The House Committee on Oversight and Government Reform is holding multiple hearings on the financial crisis. Today's hearing, the 3rd of 5, was Credit Rating Agencies and the Financial Crisis.
A Credit Rating Agency is:
is a company that assigns credit ratings for issuers of certain types of debt obligations as well as the debt instruments themselves. In some cases, the servicers of the underlying debt are also given ratings. In most cases, the issuers of securities are companies, special purpose entities, state and local governments, non-profit organizations, or national governments issuing debt-like securities (i.e., bonds) that can be traded on a secondary market.
Former and current executives of United States Credit ratings agencies, testified (click on link for written testimony):
- Jerome Fons, former executive, Moody’s Corporation
- Frank Raiter, former executive, Standard & Poor’s
- Sean Egan, Managing Director, Egan-Jones Ratings
- Deven Sharma, President, Standard & Poor’s
- Raymond W. McDaniel, Chairman and Chief Executive Officer, Moody’s Corporation
- Stephen Joynt, President and Chief Executive Officer, Fitch Ratings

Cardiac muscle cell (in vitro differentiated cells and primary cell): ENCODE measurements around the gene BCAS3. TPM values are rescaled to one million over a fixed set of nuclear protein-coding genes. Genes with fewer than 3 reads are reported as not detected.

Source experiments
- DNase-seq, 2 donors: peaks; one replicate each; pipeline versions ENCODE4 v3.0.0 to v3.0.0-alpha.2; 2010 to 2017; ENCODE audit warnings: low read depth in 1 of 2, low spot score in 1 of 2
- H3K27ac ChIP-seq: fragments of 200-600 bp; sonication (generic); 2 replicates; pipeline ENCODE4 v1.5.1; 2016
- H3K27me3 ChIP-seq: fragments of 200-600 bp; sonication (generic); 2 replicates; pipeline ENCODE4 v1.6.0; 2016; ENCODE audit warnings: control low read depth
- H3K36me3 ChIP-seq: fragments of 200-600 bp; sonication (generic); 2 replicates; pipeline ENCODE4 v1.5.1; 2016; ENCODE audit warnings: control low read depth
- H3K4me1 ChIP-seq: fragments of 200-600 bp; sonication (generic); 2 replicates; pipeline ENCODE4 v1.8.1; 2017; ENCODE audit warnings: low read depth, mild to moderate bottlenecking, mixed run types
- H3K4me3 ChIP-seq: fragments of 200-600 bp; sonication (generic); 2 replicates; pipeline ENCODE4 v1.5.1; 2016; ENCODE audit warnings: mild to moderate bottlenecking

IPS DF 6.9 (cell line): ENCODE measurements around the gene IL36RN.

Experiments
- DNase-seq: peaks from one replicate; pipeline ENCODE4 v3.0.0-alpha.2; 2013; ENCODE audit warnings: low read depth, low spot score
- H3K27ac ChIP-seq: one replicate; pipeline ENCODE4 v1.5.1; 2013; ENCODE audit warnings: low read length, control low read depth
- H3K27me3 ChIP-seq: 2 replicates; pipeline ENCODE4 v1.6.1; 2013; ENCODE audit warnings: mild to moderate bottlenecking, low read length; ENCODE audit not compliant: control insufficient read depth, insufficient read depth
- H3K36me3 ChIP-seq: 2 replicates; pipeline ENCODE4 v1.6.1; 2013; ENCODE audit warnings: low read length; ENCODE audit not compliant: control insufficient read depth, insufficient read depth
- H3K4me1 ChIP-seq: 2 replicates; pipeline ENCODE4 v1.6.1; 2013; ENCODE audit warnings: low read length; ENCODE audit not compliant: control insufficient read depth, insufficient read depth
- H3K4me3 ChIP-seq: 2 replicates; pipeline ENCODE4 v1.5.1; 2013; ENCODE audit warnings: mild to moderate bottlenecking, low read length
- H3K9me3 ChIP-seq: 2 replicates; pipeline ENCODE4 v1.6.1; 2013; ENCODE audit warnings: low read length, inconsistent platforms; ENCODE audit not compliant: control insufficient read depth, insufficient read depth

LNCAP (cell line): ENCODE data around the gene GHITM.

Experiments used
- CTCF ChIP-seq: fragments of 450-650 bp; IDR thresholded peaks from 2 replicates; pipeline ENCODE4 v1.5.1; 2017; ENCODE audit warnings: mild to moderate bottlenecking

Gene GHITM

Rep. Waxman points out that Moody's had the highest profits of any S&P 500 company during this time period, all the while subprime, derivatives were bubbling in a cataclysmic morass.
A previous post shows that AIG had a AAA credit rating a day before their emergency rescue by the Fed and CNBC interviewed a Standards & Poors representative who never answers the question on how that could be.
Emails, listed as evidence in the hearing documents, are summed up as Selling Employees Soul for Pay, implying the employees themselves were forced to write economic fiction in order to keep their jobs. They also complained that it made them appear incompetent.
One email says:
Mabel Yu, Vanguard, expressed "frustration" with the ratings agencies' willingness to allow "issuers to get away with murder"
and a Standards and Poors Employee wrote:
Let's hope we are all wealthy and retired by the time this house of cards falters
Enron v2.0 anyone?